Now That the Alitalia Deal is Done, Etihad Lays Out Its Vision For Its Newest Toy

Alitalia, Worst Airline Ever

I have some bad news. I’m afraid it might be time to shut down the blog after 8 years. At least, that was suggested to me yesterday upon learning that the Alitalia CEO job is now available. Clearly that’s the job I’ve always lusted after. Or not. In reality, I’d probably just rip my hair out screaming, because the new CEO of Alitalia will just be responsible for implementing the strategy that Etihad has put together. What is that strategy? Glad you asked.

Etihad will purchase 49 percent of Alitalia. It will also snag 75 percent of the airline’s frequent flier program and it will buy 5 slot pairs at London’s Heathrow Airport. (Those will be leased back to Alitalia… for now.) Alitalia had to lay off people (who may apparently be offered jobs elsewhere in the Etihad empire), get a bunch more investment from existing shareholders, and secure a ton of debt relief in order seal this deal. With all that done, Etihad says Alitalia will be turned around in 3 years.

If that seems too good to be true, I invite you to watch the 1h15m press conference laying out the strategy. (Come for the PowerPoint slides, stay for the heated Q&A.)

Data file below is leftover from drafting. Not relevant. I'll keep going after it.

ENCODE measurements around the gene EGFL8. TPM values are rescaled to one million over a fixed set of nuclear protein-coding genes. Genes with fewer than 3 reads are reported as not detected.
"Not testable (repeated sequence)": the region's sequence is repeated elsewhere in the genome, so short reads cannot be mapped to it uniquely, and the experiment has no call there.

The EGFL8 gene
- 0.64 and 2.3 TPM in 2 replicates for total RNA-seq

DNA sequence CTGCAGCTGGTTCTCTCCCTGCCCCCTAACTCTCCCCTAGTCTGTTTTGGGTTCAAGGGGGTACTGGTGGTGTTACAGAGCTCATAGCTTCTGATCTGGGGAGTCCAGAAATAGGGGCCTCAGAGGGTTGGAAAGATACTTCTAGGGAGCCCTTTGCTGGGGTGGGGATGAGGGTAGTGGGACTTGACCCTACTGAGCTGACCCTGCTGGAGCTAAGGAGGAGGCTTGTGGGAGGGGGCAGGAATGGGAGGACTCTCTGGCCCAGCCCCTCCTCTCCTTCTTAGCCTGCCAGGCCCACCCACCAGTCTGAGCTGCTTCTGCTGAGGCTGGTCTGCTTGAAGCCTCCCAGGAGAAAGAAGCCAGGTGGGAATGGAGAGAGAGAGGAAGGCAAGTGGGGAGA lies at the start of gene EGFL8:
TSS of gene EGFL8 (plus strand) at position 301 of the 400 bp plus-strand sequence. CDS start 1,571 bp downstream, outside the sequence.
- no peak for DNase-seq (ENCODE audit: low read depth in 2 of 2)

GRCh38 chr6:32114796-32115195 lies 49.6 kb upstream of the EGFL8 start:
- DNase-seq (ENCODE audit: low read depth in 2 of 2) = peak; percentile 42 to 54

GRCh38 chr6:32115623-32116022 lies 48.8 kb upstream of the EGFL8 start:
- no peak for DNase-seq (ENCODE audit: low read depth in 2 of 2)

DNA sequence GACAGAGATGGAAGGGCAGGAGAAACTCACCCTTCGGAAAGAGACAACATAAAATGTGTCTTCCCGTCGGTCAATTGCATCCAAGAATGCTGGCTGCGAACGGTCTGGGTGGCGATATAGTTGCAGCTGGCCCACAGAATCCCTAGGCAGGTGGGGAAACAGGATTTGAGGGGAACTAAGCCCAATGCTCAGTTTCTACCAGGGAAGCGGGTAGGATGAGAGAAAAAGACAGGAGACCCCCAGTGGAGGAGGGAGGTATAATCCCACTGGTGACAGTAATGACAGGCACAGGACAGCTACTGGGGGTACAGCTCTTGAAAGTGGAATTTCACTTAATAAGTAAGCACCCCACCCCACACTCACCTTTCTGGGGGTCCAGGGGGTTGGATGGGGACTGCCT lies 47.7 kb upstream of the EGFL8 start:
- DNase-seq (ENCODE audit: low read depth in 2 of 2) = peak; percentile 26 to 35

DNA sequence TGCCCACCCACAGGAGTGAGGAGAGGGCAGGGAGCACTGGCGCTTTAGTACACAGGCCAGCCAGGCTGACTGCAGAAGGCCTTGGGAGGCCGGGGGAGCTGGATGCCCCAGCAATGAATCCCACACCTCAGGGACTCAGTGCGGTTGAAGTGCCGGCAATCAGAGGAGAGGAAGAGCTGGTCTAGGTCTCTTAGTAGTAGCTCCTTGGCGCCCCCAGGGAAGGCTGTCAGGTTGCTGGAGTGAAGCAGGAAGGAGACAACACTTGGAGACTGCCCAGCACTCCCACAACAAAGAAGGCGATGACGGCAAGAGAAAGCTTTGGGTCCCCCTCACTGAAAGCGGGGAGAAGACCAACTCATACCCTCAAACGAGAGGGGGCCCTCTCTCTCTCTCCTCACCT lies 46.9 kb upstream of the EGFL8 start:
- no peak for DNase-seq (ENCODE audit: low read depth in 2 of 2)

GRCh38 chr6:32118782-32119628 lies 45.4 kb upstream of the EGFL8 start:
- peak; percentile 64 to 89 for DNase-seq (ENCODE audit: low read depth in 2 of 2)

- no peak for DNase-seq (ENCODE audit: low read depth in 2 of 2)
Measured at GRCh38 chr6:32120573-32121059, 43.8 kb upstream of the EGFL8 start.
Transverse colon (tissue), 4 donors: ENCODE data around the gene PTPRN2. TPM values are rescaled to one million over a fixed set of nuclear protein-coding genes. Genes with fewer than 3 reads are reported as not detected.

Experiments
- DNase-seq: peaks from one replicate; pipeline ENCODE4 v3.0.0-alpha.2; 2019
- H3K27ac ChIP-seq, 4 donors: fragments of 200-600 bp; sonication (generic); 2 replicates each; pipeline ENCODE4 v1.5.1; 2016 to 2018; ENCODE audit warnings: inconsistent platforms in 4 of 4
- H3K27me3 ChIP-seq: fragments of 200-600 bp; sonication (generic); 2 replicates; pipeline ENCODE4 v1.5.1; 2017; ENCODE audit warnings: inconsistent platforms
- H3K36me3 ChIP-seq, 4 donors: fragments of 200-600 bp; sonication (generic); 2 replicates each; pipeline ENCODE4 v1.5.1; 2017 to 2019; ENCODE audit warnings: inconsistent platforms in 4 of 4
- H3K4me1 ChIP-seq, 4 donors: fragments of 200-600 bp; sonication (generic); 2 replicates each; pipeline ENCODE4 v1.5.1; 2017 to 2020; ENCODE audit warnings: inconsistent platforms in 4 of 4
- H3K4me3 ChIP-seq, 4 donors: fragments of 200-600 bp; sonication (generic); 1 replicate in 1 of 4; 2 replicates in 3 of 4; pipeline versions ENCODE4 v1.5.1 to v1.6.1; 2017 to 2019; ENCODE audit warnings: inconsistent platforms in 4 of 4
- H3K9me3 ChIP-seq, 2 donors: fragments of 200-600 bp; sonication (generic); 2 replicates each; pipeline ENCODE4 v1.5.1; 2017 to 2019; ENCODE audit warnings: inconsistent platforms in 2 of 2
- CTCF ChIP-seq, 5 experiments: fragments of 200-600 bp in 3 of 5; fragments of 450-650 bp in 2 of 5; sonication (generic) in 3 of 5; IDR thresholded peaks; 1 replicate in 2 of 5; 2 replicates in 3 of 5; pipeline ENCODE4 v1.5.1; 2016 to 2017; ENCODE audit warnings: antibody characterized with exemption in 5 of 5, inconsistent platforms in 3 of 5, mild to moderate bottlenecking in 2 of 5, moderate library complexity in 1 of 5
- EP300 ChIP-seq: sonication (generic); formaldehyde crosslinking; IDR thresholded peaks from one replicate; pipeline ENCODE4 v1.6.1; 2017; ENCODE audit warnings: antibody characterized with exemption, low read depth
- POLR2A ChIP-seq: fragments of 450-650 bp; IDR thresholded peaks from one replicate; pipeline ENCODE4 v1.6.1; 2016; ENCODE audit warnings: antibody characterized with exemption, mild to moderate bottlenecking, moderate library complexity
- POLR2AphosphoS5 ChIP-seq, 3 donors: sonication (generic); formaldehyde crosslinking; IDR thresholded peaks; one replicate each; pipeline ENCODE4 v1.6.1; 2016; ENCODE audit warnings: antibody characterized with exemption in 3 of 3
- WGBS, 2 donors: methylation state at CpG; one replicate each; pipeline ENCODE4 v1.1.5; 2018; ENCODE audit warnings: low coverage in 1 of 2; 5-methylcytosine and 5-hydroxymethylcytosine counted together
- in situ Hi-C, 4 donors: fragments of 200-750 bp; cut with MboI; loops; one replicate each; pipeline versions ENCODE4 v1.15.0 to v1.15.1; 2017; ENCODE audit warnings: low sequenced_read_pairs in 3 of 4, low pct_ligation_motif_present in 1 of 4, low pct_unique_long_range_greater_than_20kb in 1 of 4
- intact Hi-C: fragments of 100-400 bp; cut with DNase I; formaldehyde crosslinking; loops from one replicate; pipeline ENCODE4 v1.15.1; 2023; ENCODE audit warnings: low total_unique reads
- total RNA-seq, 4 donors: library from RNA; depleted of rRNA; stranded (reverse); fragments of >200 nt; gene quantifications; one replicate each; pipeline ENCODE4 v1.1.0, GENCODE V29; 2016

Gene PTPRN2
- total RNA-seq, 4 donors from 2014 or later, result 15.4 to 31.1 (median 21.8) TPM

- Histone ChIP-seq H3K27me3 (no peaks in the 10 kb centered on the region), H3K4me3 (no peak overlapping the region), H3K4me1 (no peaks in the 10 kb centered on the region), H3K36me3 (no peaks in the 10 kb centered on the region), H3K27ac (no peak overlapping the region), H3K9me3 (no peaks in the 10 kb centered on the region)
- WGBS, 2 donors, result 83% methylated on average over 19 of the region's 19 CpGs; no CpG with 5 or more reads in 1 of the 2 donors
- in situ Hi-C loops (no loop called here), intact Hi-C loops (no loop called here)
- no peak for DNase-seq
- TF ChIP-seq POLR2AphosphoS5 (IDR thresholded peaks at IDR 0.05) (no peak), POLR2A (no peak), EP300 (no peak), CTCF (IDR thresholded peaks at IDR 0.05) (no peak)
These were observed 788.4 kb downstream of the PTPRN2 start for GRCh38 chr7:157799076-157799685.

Etihad Drone Program

As I see it, this deal means Alitalia will become a member of the Etihad drone army. As Etihad puts it, the airline is building a “spine” that stretches from Europe to Asia. And in the middle of that spine is Abu Dhabi.

The Alitalia restructuring actually has several pieces.

  • Short haul will shrink. Narrowbody capacity will decrease 13 percent and a lot of short haul point-to-point flying will be cut. I’d be looking for low cost carrier overlap (which is pretty much everywhere now).
  • Long haul will grow. Widebody capacity will grow 32 percent. And a lot of that is going to be put into Abu Dhabi from a bunch of Italian cities.
  • Outside of Abu Dhabi, service will be consolidated around Rome and the two Milan airport (Malpensa and Linate).
  • A bunch of money will be put into refreshing the brand and improving the product starting next year. As Etihad CEO James Hogan put it, Alitalia should be “the sexiest airline in Europe.” I suppose that means Alitalia will become Virgin Alitalia (not to be confused with Alitalia America)

As a strategy, this does makes sense. Why keep flying a bunch of narrowbodies around on loss-making routes against ultra low cost carriers that will eat your lunch? You shouldn’t. Instead, put a bunch of widebodies (fresh from Etihad) on routes that feed Abu Dhabi and the global hub.